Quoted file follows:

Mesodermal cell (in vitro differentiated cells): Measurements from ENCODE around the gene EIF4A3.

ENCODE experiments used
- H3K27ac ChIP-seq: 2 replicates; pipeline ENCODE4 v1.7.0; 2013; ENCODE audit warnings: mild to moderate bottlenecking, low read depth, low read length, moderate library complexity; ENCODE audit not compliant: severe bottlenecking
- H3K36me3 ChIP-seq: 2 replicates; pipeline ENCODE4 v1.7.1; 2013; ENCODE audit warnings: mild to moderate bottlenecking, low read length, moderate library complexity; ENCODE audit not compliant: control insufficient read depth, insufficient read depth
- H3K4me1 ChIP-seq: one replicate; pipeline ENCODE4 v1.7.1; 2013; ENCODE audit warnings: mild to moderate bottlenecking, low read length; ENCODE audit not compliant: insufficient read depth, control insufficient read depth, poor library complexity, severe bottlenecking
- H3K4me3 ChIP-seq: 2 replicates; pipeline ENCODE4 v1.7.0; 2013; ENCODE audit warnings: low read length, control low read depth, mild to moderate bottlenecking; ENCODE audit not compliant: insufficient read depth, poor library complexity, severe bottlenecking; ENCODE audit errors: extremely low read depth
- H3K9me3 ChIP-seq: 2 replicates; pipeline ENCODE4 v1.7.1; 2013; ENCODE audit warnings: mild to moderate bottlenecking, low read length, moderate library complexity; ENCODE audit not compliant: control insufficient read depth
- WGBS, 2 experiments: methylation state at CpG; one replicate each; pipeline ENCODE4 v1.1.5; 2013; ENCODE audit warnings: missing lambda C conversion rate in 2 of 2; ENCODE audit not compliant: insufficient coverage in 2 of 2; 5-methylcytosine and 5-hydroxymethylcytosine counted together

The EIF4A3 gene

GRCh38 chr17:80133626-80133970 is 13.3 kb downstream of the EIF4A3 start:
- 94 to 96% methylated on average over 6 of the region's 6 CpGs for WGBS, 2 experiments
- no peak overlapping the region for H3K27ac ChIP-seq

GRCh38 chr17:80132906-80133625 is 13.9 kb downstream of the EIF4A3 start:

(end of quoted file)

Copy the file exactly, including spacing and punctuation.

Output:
Mesodermal cell (in vitro differentiated cells): Measurements from ENCODE around the gene EIF4A3.

ENCODE experiments used
- H3K27ac ChIP-seq: 2 replicates; pipeline ENCODE4 v1.7.0; 2013; ENCODE audit warnings: mild to moderate bottlenecking, low read depth, low read length, moderate library complexity; ENCODE audit not compliant: severe bottlenecking
- H3K36me3 ChIP-seq: 2 replicates; pipeline ENCODE4 v1.7.1; 2013; ENCODE audit warnings: mild to moderate bottlenecking, low read length, moderate library complexity; ENCODE audit not compliant: control insufficient read depth, insufficient read depth
- H3K4me1 ChIP-seq: one replicate; pipeline ENCODE4 v1.7.1; 2013; ENCODE audit warnings: mild to moderate bottlenecking, low read length; ENCODE audit not compliant: insufficient read depth, control insufficient read depth, poor library complexity, severe bottlenecking
- H3K4me3 ChIP-seq: 2 replicates; pipeline ENCODE4 v1.7.0; 2013; ENCODE audit warnings: low read length, control low read depth, mild to moderate bottlenecking; ENCODE audit not compliant: insufficient read depth, poor library complexity, severe bottlenecking; ENCODE audit errors: extremely low read depth
- H3K9me3 ChIP-seq: 2 replicates; pipeline ENCODE4 v1.7.1; 2013; ENCODE audit warnings: mild to moderate bottlenecking, low read length, moderate library complexity; ENCODE audit not compliant: control insufficient read depth
- WGBS, 2 experiments: methylation state at CpG; one replicate each; pipeline ENCODE4 v1.1.5; 2013; ENCODE audit warnings: missing lambda C conversion rate in 2 of 2; ENCODE audit not compliant: insufficient coverage in 2 of 2; 5-methylcytosine and 5-hydroxymethylcytosine counted together

The EIF4A3 gene

GRCh38 chr17:80133626-80133970 is 13.3 kb downstream of the EIF4A3 start:
- 94 to 96% methylated on average over 6 of the region's 6 CpGs for WGBS, 2 experiments
- no peak overlapping the region for H3K27ac ChIP-seq

GRCh38 chr17:80132906-80133625 is 13.9 kb downstream of the EIF4A3 start: